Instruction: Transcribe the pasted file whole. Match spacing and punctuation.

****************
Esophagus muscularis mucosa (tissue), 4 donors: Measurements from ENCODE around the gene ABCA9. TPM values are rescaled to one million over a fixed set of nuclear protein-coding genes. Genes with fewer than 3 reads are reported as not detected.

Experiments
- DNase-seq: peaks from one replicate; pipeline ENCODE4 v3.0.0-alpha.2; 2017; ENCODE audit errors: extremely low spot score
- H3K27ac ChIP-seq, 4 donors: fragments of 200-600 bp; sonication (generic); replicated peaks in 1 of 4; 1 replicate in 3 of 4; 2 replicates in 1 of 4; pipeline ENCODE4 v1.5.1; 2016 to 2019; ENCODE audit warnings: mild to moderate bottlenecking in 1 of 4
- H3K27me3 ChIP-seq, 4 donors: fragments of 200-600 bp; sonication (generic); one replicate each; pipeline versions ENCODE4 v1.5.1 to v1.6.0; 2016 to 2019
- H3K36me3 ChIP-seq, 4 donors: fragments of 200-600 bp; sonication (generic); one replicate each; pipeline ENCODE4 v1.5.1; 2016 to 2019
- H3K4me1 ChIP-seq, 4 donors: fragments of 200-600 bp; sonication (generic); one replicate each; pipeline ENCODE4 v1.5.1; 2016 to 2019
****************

Esophagus muscularis mucosa (tissue), 4 donors: Measurements from ENCODE around the gene ABCA9. TPM values are rescaled to one million over a fixed set of nuclear protein-coding genes. Genes with fewer than 3 reads are reported as not detected.

Experiments
- DNase-seq: peaks from one replicate; pipeline ENCODE4 v3.0.0-alpha.2; 2017; ENCODE audit errors: extremely low spot score
- H3K27ac ChIP-seq, 4 donors: fragments of 200-600 bp; sonication (generic); replicated peaks in 1 of 4; 1 replicate in 3 of 4; 2 replicates in 1 of 4; pipeline ENCODE4 v1.5.1; 2016 to 2019; ENCODE audit warnings: mild to moderate bottlenecking in 1 of 4
- H3K27me3 ChIP-seq, 4 donors: fragments of 200-600 bp; sonication (generic); one replicate each; pipeline versions ENCODE4 v1.5.1 to v1.6.0; 2016 to 2019
- H3K36me3 ChIP-seq, 4 donors: fragments of 200-600 bp; sonication (generic); one replicate each; pipeline ENCODE4 v1.5.1; 2016 to 2019
- H3K4me1 ChIP-seq, 4 donors: fragments of 200-600 bp; sonication (generic); one replicate each; pipeline ENCODE4 v1.5.1; 2016 to 2019